This article has been updated; see at end.
According to a French dealer for Cessna, 80 Skycatcher orders have been cancelled. Why? Well, possibly this… *** For many months, my LAMA Europe colleague, Jan Fridrich and others have tried to convince EASA to adopt the U.S. version of LSA rules including acceptance of ASTM standards as the means of certification for these light aircraft. EASA arrived at different rules that demand that producers meet DOA and POA regulations, which are rather expensive and burdensome. (EASA is the European Aviation Safety Agency, roughly the equivalent of FAA for the entire European Union. DOA is Design Organization Approval and POA is Production Organization Approval. In addition EASA demands a Restricted Type Certificate). EASA has accepted ASTM standards via its CS-LSA (Certification Specification [for] Light-Sport Aircraft) but layered on top of this is their DOA/POA/Type Certification requirement. *** A small number of LSA builders — Evektor, Tecnam, Flight Design, and possibly others — have reportedly gained these approvals, so it is possible for companies to comply. But EASA “Fees & Charges” are considerably higher for non-EU producers (like Cessna) partly because non-European manufacturers must pay for a minimum of two inspectors to travel from Europe to perform investigations and the company must allegedly pay a high hourly cost for each inspector even while they travel. Some have estimated the cost of EASA approval at beyond $200,000 for an aircraft like Skycatcher plus lesser charges in following years. In Cessna’s case, the cost would surely include additional expense when those EASA inspectors also visit China where Skycatcher is manufactured. *** If it is true that Cessna considered it too expensive or burdensome to make the effort, can you imagine any other non-European producer being willing to spend the money? While the rules put in place by EASA probably were not intended to lock out non-EU producers, that could nonetheless be the result. *** My associate, Jan Fridrich, wrote, “I was just informed that the French dealer of Cessna announced end of Cessna’s effort to certify Skycatcher in Europe. You know that I reported this in January from Sebring.” To quote the source, here is what the French dealer wrote on their website: “Aeromecanic is sad today to confirm that Cessna is canceling all Skycatcher’s orders for the European market. • First of all we would like to thank all our customers who trusted us and Cessna while ordering this aircraft over the last two years. • Aeromecanic was proud to have the incredible number of 80 orders; this was possible thanks to our hopes in the great job of Cessna’s engineers. • We really want to say all of our customers that Aeromecanic is working hard to propose another great solution for all flying clubs, flight schools, and private owners. • We are really sorry to give such bad news, but once again Aeromecanic will be with you to ensure your operations.” *** Whatever the reason for Cessna’s apparent withdrawal, the good news is that other countries are accepting ASTM standards and sales are proceeding. American producers have sold to Australia and Brazil without added hoop-jumping. Yet according to Aeromecanic, Europeans won’t be flying the Skycatcher.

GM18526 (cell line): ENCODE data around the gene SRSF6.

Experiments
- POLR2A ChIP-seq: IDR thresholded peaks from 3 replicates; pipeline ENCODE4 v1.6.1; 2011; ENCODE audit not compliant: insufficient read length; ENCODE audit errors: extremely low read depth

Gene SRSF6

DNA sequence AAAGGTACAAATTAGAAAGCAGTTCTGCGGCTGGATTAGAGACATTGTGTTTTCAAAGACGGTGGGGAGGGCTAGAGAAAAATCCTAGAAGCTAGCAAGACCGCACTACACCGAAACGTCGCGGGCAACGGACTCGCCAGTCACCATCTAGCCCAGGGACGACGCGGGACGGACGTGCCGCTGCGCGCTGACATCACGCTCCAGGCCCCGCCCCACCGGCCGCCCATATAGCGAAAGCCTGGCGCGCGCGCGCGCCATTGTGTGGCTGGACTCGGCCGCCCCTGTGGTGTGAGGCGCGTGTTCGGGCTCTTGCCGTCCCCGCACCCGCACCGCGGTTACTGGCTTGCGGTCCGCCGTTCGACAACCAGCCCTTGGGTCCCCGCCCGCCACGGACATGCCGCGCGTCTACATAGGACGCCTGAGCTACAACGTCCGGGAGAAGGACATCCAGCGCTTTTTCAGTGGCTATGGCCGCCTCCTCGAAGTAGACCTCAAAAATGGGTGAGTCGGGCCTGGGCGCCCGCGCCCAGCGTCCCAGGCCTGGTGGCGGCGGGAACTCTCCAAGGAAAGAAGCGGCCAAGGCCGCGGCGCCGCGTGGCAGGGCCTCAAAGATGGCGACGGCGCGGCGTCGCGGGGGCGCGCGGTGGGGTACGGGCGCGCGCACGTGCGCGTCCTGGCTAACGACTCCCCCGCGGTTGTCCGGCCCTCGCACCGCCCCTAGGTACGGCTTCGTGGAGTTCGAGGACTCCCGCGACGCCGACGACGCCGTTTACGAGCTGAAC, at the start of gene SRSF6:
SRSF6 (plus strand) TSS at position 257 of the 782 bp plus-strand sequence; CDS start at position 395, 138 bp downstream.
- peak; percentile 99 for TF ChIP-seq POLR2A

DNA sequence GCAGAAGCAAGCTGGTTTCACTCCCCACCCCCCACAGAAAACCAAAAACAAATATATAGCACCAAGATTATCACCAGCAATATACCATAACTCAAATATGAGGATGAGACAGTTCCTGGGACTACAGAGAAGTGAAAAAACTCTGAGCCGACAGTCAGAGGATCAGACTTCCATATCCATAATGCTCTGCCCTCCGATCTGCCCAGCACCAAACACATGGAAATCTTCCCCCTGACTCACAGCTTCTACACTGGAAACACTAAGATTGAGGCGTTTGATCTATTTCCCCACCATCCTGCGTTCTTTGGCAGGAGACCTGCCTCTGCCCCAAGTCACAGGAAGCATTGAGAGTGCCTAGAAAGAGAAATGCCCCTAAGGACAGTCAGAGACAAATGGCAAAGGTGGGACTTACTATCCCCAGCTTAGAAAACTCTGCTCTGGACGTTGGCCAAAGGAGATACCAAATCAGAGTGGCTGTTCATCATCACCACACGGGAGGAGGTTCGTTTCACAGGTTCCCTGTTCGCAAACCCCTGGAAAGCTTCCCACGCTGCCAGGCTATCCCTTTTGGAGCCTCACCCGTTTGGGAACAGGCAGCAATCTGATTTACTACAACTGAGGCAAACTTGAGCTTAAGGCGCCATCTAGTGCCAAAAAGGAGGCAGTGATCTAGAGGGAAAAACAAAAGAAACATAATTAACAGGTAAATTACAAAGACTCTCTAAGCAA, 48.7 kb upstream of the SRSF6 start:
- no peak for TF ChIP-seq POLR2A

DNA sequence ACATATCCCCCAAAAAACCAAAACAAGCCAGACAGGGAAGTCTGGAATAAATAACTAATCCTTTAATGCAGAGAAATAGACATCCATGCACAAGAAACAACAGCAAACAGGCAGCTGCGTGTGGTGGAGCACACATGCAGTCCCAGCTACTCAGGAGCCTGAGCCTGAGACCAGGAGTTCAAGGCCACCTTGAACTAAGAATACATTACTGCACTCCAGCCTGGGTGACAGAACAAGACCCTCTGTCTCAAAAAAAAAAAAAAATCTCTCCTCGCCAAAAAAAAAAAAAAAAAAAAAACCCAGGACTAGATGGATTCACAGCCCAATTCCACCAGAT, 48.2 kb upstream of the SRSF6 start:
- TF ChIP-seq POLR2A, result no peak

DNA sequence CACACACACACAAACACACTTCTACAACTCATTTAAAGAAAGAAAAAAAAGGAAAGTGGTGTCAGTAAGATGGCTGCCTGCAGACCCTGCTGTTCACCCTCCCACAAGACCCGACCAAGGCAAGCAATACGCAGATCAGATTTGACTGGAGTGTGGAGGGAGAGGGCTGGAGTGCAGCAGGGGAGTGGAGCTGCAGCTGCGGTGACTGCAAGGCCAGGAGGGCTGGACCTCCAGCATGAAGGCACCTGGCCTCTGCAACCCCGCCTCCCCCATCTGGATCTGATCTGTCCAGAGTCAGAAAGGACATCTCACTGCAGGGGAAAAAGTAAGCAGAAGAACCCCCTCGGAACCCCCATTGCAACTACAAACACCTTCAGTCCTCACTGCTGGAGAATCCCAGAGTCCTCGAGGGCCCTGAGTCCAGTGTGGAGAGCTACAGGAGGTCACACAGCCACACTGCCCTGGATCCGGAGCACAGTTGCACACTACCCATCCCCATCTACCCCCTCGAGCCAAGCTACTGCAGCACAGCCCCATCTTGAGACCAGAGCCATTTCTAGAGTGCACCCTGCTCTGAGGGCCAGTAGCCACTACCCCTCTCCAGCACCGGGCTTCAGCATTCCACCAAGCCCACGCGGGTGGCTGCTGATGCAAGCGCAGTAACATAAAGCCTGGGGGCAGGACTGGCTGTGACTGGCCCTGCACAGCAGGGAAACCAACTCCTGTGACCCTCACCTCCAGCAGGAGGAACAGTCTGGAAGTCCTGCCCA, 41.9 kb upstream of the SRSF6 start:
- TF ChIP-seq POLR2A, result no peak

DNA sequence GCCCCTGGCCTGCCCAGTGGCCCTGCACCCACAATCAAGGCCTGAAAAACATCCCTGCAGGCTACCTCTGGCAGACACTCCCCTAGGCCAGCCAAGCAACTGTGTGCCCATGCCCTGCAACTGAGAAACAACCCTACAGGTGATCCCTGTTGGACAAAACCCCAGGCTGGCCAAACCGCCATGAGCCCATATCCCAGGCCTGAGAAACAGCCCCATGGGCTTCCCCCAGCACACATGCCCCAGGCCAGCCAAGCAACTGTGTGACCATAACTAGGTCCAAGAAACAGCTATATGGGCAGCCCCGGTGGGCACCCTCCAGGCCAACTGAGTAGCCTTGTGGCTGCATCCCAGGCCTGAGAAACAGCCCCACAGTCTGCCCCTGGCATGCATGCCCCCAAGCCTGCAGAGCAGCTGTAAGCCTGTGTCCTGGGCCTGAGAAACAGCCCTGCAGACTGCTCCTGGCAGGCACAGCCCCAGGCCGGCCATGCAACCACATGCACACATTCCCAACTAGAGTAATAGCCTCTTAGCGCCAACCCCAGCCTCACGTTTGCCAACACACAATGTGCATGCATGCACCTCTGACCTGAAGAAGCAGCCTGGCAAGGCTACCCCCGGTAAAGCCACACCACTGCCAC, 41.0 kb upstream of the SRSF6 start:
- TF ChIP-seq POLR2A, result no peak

Updated 4/15/12 and 4/17/12 — According to a relayed message [since updated directly by Cessna], Cessna Manager, External Communications, Andy Woodward wrote, “Reports from various sources indicate that the Cessna Aircraft Company is cancelling plans to sell the Skycatcher in Europe. These reports are inaccurate. Cessna has not cancelled plans to sell the Skycatcher in Europe; we will temporarily suspend taking new orders for the Skycatcher until European Aviation Safety Agency (EASA) certification has been granted. *** The Skycatcher program in Europe has been hampered by the differences in aircraft classification between the Europe and the United States. Cessna is working with the EASA to certify the Cessna 162 Skycatcher and we are striving to find an economical solution that benefits our customers and satisfies EASA standards. We will recommence accepting orders when we are clear on a path towards cost effective certification from EASA. *** Some parties are interpreting the return of Skycatcher deposits as being more significant than it is. This is just a step we are taking to make sure we maintain a positive relationship with the Skycatcher customer. It’s impossible to gauge how long certification will take, and we don’t want a procedure that is beyond our control to affect our relationship with our customers.” |||| Thanks to Francois Besse of Altipresse for first alerting to us to communications from Cessna and for Cessna’s subsequent clarification.
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